So this is what the twenty-first century looks like

Even though (or perhaps because) I work in a digital lab, I have a touch of the Luddite about me.  I like technology, but in its place – I’m not a fan of technology for the sake of it.  I like to use the tool that does the job best for me, which is not necessarily the newest and shiniest toy.  Which is not to say I’ll always avoid the new and shiny (far from it – I can think of several new and shiny things I’d love to have and that only the exorbitant cost is keeping me from), but that I’ve got to convince myself it’d make life better than what I’m currently using.  Which is why I write with a fountain pen, why I love my antique wooden ironing board, and why I’ve resisted buying a smart phone… up until now.

Because yes, I finally gave in, and upgraded my ancient Nokia dumb phone to something that can do more than just phone and text.  Finally the number of times I’ve been in situations where I’ve thought “It would be really useful to be able to [check map/bus arrival times/look up details of a business/check whether x has emailed me/other smart phoney type things]” has reached a tipping point where not having a smart phone went from “I don’t really have a use for one so why bother” to “Ok, now I’m just being stubborn about it”.  So I spent way too long comparing service providers and plans, and then even longer looking at the different phones, and then spent an hour or so in the mall this morning asking many many questions of the very patient shop assistant in the Vodafone shop, and finally walked out with a shiny new phone.  Which I have spent the rest of the day manually transferring numbers onto from my old phone (patient Vodafone guy looked very relieved when I said I didn’t expect him to be able to magically find a way to connect very old Nokia with shiny new phone to transfer the contacts across – some tech is just too old to be compatible with doing things automatically).

So here it is.  Very much a mid-range, just does the things I want it to sort of phone, and I’m sure those with i-whatevers or the latest $1000+ models will look down their noses at it, but I’m happy (or at least, I’ve resigned myself to the fact that Google will now know even more about me than they already did, but I think that was a lost cause anyway).

I feel like it needs a name…

8 thoughts on “So this is what the twenty-first century looks like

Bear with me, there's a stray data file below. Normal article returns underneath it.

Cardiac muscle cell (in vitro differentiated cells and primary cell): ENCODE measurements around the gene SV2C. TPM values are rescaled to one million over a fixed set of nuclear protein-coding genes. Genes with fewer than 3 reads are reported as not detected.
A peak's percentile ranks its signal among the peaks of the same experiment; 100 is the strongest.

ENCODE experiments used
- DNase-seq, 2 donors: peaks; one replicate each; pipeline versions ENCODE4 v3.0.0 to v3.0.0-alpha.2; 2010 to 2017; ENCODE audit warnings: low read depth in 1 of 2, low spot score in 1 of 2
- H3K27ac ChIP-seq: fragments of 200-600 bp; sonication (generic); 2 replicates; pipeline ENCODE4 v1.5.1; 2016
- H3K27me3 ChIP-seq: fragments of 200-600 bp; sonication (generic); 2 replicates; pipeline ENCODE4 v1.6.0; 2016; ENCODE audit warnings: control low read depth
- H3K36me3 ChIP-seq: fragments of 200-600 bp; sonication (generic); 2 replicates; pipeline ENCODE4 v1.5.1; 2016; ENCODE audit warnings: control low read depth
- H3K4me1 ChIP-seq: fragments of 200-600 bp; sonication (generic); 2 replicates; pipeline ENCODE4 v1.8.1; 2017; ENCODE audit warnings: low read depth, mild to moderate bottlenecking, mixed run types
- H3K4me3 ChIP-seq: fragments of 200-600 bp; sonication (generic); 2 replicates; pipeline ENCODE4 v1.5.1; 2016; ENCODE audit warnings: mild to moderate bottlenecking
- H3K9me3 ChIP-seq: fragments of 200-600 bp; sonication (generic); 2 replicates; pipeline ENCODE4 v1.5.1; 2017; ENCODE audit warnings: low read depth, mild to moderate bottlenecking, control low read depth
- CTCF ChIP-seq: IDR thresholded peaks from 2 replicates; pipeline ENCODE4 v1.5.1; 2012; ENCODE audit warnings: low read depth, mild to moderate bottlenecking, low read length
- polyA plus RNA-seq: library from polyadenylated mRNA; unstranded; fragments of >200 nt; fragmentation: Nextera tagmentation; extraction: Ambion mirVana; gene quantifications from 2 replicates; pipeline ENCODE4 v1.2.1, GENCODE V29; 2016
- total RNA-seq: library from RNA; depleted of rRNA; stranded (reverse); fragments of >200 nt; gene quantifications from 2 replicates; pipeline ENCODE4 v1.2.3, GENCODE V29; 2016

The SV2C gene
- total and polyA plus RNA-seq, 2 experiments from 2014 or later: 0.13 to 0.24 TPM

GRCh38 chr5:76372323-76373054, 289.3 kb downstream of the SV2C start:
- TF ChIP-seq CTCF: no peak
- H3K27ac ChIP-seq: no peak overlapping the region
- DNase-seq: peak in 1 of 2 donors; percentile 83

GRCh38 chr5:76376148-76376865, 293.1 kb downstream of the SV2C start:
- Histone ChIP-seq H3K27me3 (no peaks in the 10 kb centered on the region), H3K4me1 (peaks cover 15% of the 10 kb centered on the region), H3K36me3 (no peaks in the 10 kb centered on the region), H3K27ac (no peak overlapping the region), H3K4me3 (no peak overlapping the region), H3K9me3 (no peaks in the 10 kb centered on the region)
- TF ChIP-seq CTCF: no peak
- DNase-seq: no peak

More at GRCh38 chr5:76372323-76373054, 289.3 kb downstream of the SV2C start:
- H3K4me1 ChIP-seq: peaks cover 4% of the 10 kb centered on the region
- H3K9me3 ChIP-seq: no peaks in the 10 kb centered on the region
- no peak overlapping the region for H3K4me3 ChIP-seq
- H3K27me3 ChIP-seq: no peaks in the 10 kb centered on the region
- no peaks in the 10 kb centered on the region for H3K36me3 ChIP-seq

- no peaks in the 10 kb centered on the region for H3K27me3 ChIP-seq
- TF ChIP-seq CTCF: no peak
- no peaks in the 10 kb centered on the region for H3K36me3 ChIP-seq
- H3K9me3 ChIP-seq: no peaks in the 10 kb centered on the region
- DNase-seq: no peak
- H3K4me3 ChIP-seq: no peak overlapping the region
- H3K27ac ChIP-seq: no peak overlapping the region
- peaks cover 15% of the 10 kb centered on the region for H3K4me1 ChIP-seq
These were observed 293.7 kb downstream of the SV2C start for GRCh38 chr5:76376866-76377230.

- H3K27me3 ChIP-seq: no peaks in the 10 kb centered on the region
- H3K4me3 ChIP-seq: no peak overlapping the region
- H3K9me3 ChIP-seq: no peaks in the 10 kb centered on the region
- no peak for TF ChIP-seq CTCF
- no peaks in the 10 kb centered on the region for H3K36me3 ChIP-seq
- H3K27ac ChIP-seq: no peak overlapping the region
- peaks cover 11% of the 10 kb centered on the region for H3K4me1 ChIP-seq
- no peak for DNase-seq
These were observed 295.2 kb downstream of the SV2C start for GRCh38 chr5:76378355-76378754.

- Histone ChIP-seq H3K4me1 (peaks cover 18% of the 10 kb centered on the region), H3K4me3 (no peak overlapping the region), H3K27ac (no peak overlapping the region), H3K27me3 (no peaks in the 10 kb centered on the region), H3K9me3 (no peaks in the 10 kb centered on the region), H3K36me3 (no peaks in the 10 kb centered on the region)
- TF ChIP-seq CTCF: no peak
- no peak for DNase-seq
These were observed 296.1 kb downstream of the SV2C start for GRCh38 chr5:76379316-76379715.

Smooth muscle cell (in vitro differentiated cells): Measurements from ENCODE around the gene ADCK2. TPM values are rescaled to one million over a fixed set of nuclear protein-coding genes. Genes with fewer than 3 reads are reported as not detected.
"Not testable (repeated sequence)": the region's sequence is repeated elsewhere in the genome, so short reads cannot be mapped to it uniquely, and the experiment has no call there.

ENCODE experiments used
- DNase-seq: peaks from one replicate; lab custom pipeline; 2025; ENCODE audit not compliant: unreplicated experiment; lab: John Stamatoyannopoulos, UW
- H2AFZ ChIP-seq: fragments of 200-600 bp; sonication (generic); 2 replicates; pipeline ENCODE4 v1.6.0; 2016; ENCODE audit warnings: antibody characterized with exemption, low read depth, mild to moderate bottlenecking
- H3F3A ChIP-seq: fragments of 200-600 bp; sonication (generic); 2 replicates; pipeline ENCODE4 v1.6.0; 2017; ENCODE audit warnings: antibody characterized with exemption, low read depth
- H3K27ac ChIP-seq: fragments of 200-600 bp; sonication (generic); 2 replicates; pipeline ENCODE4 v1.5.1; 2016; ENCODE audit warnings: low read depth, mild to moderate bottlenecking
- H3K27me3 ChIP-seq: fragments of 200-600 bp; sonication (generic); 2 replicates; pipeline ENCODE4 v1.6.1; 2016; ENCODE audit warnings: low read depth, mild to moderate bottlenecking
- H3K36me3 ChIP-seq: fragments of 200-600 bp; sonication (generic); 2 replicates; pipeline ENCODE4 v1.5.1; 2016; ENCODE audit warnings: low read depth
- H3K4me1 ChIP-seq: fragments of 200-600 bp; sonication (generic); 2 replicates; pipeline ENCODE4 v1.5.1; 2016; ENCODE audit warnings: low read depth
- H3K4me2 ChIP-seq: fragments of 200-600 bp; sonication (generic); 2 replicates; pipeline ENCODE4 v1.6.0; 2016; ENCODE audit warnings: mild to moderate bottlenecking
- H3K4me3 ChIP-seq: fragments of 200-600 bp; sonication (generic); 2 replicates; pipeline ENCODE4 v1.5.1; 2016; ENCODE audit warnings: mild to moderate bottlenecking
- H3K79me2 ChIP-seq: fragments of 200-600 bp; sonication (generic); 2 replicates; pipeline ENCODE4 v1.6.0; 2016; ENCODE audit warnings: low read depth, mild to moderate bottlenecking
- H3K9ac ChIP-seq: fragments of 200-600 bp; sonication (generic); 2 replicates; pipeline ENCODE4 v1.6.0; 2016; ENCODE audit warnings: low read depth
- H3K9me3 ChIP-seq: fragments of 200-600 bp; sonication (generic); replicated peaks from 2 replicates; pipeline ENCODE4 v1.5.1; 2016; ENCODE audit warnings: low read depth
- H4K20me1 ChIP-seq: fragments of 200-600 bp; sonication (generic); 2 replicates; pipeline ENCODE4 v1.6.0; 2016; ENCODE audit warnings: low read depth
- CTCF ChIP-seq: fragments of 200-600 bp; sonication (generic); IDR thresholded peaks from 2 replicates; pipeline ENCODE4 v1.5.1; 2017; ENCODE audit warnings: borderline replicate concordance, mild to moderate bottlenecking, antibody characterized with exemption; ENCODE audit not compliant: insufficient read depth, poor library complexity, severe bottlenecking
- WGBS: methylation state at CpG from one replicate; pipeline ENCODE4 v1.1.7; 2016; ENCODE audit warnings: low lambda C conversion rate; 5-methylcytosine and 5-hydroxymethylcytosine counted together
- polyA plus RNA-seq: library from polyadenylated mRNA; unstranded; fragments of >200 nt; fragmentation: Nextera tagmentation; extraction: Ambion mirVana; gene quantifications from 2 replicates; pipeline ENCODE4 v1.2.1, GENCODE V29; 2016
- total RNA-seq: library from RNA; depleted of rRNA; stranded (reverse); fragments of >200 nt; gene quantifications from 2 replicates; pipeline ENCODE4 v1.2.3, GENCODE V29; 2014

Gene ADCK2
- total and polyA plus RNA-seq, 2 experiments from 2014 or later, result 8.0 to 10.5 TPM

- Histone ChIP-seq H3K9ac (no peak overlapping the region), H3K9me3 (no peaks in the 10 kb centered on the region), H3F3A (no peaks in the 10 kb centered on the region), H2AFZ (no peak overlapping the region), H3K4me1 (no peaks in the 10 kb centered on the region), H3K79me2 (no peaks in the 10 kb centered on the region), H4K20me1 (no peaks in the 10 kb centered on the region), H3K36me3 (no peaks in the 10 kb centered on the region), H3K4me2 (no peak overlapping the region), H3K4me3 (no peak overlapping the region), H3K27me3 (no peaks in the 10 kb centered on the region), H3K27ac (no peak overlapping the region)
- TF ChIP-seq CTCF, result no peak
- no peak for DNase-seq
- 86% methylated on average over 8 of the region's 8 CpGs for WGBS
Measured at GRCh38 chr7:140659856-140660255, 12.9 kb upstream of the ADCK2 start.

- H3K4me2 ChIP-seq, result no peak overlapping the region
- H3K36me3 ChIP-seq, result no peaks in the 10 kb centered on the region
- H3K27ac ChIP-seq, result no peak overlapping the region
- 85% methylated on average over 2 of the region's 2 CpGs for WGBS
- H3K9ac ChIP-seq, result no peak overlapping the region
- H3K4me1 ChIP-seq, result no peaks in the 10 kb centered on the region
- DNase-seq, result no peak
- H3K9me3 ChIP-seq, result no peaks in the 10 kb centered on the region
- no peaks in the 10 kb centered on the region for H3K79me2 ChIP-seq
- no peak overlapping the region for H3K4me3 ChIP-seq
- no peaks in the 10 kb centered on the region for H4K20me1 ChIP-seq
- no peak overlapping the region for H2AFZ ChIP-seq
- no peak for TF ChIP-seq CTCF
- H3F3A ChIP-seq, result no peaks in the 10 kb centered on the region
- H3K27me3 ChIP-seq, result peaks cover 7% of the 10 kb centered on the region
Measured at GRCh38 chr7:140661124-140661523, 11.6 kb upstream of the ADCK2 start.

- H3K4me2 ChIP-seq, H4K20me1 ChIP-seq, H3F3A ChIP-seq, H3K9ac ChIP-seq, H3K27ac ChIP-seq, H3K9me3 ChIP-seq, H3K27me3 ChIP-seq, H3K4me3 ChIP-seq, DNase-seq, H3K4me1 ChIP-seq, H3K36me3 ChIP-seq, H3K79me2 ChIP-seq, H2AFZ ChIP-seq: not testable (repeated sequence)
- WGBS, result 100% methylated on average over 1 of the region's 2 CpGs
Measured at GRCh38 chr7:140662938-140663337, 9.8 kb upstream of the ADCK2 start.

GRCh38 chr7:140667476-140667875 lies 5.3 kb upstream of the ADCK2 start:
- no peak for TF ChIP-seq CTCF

1. Oh honey! I feel like I could have written this exact entry! My thoughts exactly. Brilliantly stated…. all of it!

    ‘Smart phoney.’ Double meaning there…. 🙂

    -“Ok, now I’m just being stubborn about it”- yeah…. that….

    – i-whatevers ha!-

    (I’ve resigned myself to the fact that Google will now know even more about me than they already did, but I think that was a lost cause anyway). Oh …. ain’t it the truth?

    And finally….

    -I feel like it needs a name.-

    OMG. You ARE my long lost twin!

    Only thing is…. now you have a smart phone and I don’t. I think I see the handwriting on the wall…..

    PS I love fountain pens. But at the moment, I don’t own one. I haven’t been able to find one that lets me write as fast as I want to. I like the romance of them… but the reality is somewhat different.

    Go ahead, name your phone. I can’t wait to hear it!

    • Definitely twins separated at birth!

      I still haven’t come up with a name though. Given that I usually refer to my kindle as “my magic reading device” (in reference to Clarke’s Law: Any sufficiently advanced technology is indistinguishable from magic) and my mp3 player as “my magic listening device”, maybe my phone should be “my magic everything device” – I keep discovering new things it is capable of doing!

  2. Does that mean you now start playing Pokemon ? Seriously you don’t need to pay a lot of money. I only spent about $500 and it wasn’t the latest model but it is sturdy which is the main thing for the way I use my phone. I never thought that I would sing the praises of a smartphone but I have fun with mine. Most of my workmates only seem to use their phone for Facebook but I rarely use it for that. The main apps I use are Pokemon, geocaching, Garmin Connect, the camera (my sony camera died) and a QR scan for geocaching puzzles. The most frequently used website for google on my phone is a crossword solver one.
    I also like the Vodafone TV guide app that means I see what is on TV (not usually anything much)

    • I think I can resist the lure of Pokemon… probably…

      I suspect my biggest use is going to be checking bus arrival times when I’m at a stop without an arrivals board. It’s already proved its worth with that when I had to go over to Fitzgerald Ave for a meeting this morning.

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